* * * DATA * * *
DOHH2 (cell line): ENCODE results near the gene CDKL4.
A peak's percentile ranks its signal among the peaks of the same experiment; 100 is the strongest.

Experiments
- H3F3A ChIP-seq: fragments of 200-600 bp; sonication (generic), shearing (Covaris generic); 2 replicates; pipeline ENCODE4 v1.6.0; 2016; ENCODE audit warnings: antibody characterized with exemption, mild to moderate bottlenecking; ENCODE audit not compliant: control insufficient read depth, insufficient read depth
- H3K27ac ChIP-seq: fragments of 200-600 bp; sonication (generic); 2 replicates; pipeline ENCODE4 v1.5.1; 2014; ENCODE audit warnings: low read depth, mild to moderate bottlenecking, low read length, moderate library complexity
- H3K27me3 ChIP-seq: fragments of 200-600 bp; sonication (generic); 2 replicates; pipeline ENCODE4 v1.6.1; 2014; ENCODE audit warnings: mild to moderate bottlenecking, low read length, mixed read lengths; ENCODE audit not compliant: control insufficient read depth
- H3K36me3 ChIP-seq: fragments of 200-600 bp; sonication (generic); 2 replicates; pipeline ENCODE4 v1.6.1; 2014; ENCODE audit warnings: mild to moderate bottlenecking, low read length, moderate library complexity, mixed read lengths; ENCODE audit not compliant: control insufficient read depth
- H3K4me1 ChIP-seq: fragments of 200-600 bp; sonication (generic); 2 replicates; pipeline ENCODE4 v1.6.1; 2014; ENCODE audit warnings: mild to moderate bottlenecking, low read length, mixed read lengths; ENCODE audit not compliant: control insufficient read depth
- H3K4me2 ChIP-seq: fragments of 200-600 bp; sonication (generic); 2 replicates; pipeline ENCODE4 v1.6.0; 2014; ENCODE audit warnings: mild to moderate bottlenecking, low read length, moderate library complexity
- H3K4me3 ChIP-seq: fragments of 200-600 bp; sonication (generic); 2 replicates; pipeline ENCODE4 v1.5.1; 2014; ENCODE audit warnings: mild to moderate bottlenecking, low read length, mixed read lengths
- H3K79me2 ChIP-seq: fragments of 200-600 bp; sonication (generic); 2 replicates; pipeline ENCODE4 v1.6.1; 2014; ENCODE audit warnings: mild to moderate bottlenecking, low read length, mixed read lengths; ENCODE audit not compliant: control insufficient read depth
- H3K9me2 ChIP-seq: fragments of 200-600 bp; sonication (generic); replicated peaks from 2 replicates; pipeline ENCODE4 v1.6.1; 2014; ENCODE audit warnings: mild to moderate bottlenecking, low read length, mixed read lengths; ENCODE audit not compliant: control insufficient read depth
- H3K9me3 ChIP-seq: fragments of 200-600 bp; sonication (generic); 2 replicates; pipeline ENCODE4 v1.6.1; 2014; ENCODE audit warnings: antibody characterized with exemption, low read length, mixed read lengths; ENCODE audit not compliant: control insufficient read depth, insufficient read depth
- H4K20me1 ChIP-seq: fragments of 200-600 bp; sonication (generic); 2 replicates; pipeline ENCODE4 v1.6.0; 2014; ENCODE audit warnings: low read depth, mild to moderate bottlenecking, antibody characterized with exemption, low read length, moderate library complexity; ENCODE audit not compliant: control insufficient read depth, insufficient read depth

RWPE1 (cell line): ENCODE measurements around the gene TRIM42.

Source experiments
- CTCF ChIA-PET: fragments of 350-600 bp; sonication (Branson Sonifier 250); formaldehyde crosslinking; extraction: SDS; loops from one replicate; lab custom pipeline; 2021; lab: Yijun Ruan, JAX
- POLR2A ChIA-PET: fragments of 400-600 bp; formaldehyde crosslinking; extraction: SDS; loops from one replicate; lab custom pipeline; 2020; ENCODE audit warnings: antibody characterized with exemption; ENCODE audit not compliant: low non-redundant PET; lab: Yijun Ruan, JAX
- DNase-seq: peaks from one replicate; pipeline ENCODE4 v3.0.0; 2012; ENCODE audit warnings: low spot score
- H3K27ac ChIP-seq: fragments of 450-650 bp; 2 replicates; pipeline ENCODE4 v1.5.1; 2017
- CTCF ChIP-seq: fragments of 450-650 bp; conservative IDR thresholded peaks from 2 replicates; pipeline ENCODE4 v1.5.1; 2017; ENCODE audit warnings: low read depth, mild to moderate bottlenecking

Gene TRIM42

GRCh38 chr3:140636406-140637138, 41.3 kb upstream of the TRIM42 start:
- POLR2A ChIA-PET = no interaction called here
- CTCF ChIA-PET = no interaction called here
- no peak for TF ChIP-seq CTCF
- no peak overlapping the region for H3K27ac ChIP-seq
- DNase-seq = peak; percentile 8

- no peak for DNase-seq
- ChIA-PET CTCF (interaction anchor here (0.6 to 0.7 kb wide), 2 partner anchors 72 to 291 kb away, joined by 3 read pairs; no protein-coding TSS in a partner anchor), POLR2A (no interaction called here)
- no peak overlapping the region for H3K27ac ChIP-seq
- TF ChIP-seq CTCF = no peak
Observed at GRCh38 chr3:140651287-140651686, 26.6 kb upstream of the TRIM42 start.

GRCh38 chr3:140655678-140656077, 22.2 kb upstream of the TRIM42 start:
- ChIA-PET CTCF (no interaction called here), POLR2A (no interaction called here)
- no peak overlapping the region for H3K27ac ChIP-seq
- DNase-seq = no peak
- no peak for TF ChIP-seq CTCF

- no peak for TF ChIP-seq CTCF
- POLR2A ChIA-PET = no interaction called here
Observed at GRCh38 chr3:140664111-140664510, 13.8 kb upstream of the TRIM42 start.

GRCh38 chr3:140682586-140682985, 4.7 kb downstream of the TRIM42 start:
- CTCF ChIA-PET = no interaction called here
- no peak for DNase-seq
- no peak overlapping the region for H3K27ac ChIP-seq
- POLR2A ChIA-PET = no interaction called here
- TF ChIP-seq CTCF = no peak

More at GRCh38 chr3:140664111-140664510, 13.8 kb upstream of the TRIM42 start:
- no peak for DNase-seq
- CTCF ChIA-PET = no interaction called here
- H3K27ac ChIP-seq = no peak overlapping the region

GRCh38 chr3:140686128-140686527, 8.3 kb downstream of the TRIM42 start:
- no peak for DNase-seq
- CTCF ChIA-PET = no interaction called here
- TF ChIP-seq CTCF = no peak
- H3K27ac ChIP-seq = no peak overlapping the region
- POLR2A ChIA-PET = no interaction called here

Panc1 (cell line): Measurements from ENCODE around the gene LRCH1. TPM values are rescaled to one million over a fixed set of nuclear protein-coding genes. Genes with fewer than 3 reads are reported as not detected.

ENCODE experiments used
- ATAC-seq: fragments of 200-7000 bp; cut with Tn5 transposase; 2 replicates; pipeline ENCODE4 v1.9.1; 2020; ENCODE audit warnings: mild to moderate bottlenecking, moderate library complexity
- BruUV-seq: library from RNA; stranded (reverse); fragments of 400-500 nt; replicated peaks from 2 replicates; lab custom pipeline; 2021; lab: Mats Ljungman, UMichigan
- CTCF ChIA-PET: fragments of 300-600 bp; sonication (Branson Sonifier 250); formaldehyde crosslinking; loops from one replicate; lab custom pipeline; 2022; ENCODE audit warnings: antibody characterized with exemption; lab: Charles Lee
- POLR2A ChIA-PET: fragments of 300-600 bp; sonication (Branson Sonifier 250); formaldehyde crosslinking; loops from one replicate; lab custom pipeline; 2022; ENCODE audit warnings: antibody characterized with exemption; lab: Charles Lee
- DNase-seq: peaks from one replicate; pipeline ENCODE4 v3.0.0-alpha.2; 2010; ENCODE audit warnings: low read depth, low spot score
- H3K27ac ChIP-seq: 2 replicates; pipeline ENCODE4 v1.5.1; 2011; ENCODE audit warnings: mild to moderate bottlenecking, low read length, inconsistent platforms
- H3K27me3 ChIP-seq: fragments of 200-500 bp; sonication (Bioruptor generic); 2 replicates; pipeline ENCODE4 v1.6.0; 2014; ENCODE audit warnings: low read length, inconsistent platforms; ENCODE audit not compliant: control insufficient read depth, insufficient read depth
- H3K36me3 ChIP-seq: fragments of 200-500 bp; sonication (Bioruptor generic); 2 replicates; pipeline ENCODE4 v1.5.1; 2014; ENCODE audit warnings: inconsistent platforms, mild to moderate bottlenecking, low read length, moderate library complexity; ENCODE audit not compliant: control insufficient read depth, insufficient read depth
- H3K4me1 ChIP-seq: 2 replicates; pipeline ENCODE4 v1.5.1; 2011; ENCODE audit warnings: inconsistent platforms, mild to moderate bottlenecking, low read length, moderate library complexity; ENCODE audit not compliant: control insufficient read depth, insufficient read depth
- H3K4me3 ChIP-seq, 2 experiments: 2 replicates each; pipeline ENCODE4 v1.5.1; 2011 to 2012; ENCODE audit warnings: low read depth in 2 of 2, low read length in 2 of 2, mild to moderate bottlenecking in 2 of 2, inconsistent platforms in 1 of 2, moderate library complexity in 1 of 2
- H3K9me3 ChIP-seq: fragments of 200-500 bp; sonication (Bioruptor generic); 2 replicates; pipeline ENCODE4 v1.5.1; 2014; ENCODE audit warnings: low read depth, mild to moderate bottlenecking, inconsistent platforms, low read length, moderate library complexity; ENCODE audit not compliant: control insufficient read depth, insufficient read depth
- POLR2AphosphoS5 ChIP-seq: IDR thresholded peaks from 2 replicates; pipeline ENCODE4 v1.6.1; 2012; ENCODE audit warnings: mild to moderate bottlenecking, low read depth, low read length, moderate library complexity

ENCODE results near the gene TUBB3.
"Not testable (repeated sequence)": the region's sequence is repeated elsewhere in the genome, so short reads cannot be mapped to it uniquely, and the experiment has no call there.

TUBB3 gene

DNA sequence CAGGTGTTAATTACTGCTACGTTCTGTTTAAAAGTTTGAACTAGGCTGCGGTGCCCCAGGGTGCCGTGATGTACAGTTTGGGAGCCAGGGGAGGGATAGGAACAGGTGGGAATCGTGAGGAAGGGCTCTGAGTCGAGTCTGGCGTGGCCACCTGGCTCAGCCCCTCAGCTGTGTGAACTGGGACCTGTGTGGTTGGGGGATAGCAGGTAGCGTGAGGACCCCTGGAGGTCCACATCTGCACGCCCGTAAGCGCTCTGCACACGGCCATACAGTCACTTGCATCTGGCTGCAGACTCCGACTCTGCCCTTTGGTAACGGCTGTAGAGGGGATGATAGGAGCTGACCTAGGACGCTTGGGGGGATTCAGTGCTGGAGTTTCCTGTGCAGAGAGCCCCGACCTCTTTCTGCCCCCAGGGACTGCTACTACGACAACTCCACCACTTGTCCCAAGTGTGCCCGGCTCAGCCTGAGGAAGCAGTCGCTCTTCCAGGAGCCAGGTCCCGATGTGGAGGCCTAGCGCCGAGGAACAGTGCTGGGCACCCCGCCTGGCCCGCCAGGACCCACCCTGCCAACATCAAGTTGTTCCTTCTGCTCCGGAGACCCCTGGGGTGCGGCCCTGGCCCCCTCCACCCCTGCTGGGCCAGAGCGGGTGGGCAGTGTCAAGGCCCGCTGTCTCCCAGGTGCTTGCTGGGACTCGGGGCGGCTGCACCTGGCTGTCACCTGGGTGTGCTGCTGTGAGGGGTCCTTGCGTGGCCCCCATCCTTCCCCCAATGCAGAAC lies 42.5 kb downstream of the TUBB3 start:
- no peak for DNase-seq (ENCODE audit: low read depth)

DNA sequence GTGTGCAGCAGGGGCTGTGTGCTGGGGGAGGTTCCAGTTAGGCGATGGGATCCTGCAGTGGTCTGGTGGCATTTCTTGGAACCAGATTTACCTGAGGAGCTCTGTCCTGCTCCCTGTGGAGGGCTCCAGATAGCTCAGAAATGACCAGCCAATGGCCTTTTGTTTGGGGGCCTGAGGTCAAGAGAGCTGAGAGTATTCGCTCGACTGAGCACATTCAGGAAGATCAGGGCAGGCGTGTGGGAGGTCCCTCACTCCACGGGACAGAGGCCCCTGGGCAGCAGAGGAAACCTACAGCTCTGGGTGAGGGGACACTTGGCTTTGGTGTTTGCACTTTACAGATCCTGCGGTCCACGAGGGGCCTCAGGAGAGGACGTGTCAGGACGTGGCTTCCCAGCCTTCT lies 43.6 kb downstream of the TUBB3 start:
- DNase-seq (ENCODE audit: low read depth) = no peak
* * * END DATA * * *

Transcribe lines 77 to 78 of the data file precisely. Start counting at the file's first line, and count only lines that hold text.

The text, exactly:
DNA sequence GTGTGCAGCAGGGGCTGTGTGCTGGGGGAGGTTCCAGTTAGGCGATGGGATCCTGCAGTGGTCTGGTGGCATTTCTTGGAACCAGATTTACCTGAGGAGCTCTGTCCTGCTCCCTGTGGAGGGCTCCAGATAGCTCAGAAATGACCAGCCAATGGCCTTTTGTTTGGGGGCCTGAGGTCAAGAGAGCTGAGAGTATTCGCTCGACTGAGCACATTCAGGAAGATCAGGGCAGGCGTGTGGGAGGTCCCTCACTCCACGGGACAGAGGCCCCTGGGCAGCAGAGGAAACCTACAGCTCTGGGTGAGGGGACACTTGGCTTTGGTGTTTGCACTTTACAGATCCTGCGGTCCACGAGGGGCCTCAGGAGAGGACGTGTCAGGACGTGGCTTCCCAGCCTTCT lies 43.6 kb downstream of the TUBB3 start:
- DNase-seq (ENCODE audit: low read depth) = no peak